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Seagate 8TB Shingled Drives in UnRAID

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The shingled technology drives from Seagate have been the subject of a lot of conjecture about just how well they might perform in an UnRAID array.    There are some significant design constraints which could have serious consequences in write performance, as entire bands of data have to be re-read and then re-written just to update a single sector within those bands ["shingled bands"].    However, Seagate's design has taken these factors into account and they've built-in some mitigations designed to help minimize the impacts of these requirements.

 

We now know enough, based on detailed testing by Storage Review to help determine the way Seagate's mitigations function; and from a good bit of testing by fellow UnRAID'ers on this forum, to provide some good information on the performance of these drives in an UnRAID array.

 

The purpose of this "sticky" is to give an overview of that performance.

 

If you don't want to read all the nitty gritty details, the bottom line is simple:  These drives work VERY WELL in an UnRAID environment, both as data drives and as parity.    I still wouldn't recommend them as a cache drive, but it's rather unlikely anyone's going to want a cache drive that large anyway  :)

 

The next post outlines my thoughts based on the reviews and testing that has been done to date ... it's based largely on the work Storage Review did in "sleuthing" the design details (Seagate has not released these); and the testing that's been done by others on this forum => notably danioj (Daniel), who has done extensive testing with data groupings I've suggested to help confirm that the drives are in fact working as well as the earlier testing suggested they likely would.

 

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If you're not familiar with the shingled drive technology, you may want to glance at this brief overview Seagate provides:  http://www.seagate.com/tech-insights/breaking-areal-density-barriers-with-seagate-smr-master-ti/

 

The key thing to note is that writing to a sector within a shingled "band" requires that every sector after that in the same band has to be read before doing the write; and then they all have to be rewritten, since writing to a sector within the band modifies other sectors after it.    Clearly this makes writes MUCH slower than writing to a traditional PMR (perpendicular magnetic recording) drive.    However, Seagate's design clearly includes several features to mitigate this problem ... and it's pretty clear that these mitigations work VERY well.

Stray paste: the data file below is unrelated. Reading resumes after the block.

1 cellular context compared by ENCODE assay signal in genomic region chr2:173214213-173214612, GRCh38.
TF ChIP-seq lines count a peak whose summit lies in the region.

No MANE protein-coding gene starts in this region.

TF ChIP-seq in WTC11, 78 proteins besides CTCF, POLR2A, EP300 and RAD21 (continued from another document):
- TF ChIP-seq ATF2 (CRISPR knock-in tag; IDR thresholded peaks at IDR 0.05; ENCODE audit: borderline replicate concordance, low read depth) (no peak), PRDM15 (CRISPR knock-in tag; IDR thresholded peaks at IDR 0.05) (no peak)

Realize that most of the "internals" of the shingled drives are closely held by Seagate, so what we know is based on a lot of testing my 3rd parties (Storage Review has done a very good job of "sleuthing" the details) and the performance we've seen in various testing.  But I think the following is pretty accurate ...

 

=>  The drives have a memory cache large enough to hold more than a zone's worth of data, so if the firmware recognizes that you're writing enough data for a complete shingled zone, it will simply write the entire zone and avoid the need for a zone re-write that would be necessary if you'd only written a single sector (or fewer sectors than the zone contains).    So if you're writing a lot of sequential data -- regardless of the file sizes -- there will be very few zone rewrites (a major performance killer with these drives).

 

=>  If you write a single sector in a zone, the drive will instead write it to the "persistent cache" ... a non-shingled area on the drive that effectively "buffers" all sectors that would require zone rewrites ... these are later written to the correct sectors -- and the corresponding zone rewrites done then -- at a time when the drive is otherwise not busy.    What I call "hitting the wall" of performance is when the persistent cache gets full and you're still doing a bunch of random writes that don't avoid the zone rewrite requirement => this can cause a HUGE drop in performance.    Thanks to Storage Review's testing, we know the persistent cache area on the 8TB drives is a 25GB area.

 

=>  Based on these mitigations, we can make the following observations:

 

    ==>  If you're writing a large amount of sequential data, you'll end up with very little use of the persistent cache, since the drives will recognize that you're writing all of the sectors in each of the shingled zones.  There may be a few cases where this isn't true - but those will be written to the persistent cache, and it's unlikely you'll ever fill it.

 

    ==>  If you're later writing a few random files, these will be written to the persistent cache, and as long as it isn't filled performance will remain very good.  And if some of those files are large (multiple GB), they'll simply be written directly to any zones where they fill the entire zone ... so the persistent cache is even less likely to get filled.